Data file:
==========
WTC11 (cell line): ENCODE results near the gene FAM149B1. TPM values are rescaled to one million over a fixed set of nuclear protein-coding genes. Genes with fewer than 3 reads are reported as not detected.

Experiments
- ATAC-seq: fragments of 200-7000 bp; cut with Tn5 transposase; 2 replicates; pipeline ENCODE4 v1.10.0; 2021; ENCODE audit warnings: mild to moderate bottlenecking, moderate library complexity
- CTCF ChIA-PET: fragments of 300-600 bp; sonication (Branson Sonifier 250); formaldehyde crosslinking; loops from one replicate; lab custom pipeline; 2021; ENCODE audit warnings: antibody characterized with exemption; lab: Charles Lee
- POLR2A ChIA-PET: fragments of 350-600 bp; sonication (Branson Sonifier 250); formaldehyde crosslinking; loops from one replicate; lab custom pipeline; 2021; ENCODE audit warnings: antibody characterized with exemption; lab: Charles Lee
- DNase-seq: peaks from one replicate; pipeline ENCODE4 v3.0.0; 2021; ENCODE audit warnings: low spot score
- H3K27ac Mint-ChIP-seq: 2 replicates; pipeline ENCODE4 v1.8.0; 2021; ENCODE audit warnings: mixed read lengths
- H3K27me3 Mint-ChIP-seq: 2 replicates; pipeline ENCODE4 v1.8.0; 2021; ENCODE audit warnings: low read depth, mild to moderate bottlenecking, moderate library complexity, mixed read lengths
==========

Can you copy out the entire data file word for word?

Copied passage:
WTC11 (cell line): ENCODE results near the gene FAM149B1. TPM values are rescaled to one million over a fixed set of nuclear protein-coding genes. Genes with fewer than 3 reads are reported as not detected.

Experiments
- ATAC-seq: fragments of 200-7000 bp; cut with Tn5 transposase; 2 replicates; pipeline ENCODE4 v1.10.0; 2021; ENCODE audit warnings: mild to moderate bottlenecking, moderate library complexity
- CTCF ChIA-PET: fragments of 300-600 bp; sonication (Branson Sonifier 250); formaldehyde crosslinking; loops from one replicate; lab custom pipeline; 2021; ENCODE audit warnings: antibody characterized with exemption; lab: Charles Lee
- POLR2A ChIA-PET: fragments of 350-600 bp; sonication (Branson Sonifier 250); formaldehyde crosslinking; loops from one replicate; lab custom pipeline; 2021; ENCODE audit warnings: antibody characterized with exemption; lab: Charles Lee
- DNase-seq: peaks from one replicate; pipeline ENCODE4 v3.0.0; 2021; ENCODE audit warnings: low spot score
- H3K27ac Mint-ChIP-seq: 2 replicates; pipeline ENCODE4 v1.8.0; 2021; ENCODE audit warnings: mixed read lengths
- H3K27me3 Mint-ChIP-seq: 2 replicates; pipeline ENCODE4 v1.8.0; 2021; ENCODE audit warnings: low read depth, mild to moderate bottlenecking, moderate library complexity, mixed read lengths